Fall is here. The leaves are changing, harvest is in full swing and jack-o-lanterns have taken residence on my front porch. I love fall. And no, it’s not because pumpkin spice lattes are a staple on the Starbucks menu or because scarves, sweaters and boots are the season’s trend. It’s because autumn gives me balance, both in life and work.
My 45-minute trek to work is beautiful this time of year. I make a point to take a different route each time just so I can appreciate the absolutely breathtaking foliage. Note that I said appreciate. Funny thing is, autumn leaves are aplenty in my own yard. We have 32 trees in our yard, many of which are big maples and oaks that drop hundreds of leaves every time the wind picks up. Living on a wooded lot this time of year is more a curse than a blessing. So I’m glad that my lengthy commute provides me balance by awarding me time to see the beauty in the season as opposed to wishing it away.
Autumn is also the only stretch of time where I can find the opportunity to be deliberate in my job. The spring and summer months can be downright hectic here at the Extension Office. Member enrollments and club activities escalate, and camp and fair preparations are in full swing. My office staff and I find little time to develop meaningful relationships with clientele and brainstorm program ideas with all the crazy going on in the background. However, in the fall, we encounter balance. Things slow down just a titch. We declutter the office, afford extra time to front-line customer service and settle into a plan of action for the busy months that lurk around the bend. We finally finish that story we started telling six months ago. We eat way too much Halloween candy and we laugh about the idiosyncrasies in our day as opposed to being annoyed by them. ‘Tis the season to reset our outlook and head into the New Year just that – anew.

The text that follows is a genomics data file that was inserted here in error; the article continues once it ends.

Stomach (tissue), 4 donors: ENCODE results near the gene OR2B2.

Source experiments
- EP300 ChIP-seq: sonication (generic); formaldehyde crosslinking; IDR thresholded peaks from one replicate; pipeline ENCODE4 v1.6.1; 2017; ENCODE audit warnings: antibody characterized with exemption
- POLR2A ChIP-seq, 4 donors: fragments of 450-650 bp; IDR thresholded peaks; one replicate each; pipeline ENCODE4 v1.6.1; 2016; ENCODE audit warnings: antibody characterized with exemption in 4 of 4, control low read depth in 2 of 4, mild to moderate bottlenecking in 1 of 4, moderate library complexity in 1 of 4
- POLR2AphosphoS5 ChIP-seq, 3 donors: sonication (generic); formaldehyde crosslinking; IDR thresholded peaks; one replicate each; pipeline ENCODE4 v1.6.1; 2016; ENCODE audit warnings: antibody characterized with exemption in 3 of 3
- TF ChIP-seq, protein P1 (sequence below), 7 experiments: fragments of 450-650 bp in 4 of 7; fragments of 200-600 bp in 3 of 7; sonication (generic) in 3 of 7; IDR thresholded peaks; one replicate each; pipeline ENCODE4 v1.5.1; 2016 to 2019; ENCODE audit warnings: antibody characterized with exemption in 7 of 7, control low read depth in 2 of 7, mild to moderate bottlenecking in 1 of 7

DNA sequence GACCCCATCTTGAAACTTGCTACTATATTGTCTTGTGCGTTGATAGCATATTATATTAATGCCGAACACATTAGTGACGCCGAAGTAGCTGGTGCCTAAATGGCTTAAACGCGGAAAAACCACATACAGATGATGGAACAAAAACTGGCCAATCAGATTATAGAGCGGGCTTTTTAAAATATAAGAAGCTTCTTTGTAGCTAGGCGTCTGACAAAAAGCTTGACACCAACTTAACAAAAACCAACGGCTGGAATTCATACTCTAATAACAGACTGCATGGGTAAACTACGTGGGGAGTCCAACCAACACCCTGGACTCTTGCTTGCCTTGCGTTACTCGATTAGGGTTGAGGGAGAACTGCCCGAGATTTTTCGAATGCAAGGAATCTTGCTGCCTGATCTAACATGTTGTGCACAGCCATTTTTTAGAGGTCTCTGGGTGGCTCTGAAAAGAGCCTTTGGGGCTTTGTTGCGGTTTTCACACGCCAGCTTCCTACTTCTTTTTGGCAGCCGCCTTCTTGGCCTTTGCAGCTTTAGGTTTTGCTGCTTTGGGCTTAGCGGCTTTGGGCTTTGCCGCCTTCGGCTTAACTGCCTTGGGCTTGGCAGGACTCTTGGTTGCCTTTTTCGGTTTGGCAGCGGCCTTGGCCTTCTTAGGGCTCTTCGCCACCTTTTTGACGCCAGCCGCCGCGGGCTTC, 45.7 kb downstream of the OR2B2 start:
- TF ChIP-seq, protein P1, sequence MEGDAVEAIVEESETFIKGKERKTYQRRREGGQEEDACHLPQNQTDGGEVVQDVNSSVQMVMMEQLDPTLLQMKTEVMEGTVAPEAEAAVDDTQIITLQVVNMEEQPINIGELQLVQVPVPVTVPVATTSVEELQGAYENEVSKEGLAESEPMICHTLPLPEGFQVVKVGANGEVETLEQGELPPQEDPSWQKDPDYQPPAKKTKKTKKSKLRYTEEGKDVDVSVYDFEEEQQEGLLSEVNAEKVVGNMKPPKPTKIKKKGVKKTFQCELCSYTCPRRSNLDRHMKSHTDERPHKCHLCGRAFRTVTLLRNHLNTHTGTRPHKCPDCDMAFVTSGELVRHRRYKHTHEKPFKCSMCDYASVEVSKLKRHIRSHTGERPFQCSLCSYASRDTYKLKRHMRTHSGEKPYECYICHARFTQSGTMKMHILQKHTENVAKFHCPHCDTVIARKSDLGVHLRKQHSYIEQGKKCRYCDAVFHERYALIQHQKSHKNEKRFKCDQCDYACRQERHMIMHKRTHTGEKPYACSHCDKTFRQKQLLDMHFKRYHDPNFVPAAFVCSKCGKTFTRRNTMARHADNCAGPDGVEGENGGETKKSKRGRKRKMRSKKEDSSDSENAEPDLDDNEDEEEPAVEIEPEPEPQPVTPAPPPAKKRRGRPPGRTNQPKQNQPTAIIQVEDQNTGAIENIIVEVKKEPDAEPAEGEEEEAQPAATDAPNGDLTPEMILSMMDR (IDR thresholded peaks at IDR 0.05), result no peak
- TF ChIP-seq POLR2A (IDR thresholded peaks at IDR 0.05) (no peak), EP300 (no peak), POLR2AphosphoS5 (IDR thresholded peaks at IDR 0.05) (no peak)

Finally, autumn is a time when we get the chance to celebrate those who are so generous to us year-around. We get to balance all the take with the give. From outstanding 4-H’er awards to adult volunteer training, fall is all about being thankful here at OSU Extension! The first of our many moments of gratitude took place Oct. 16 at the Shelby County Master Gardeners annual recognition banquet at Arrowhead Golf Club. Dave Slagle was honored as the Master Gardener Volunteer of the Year and Amos Memorial Public Library was recognized at The Friends of the Master Gardener Volunteer Program. While the Master Gardeners have wrapped up routine services for 2019, at-home soil testing kits are available for purchase year around. Your soil pH will thank you!
The writer can be reached at the OSU Extension office (937-498-7239) or by email at email@example.com.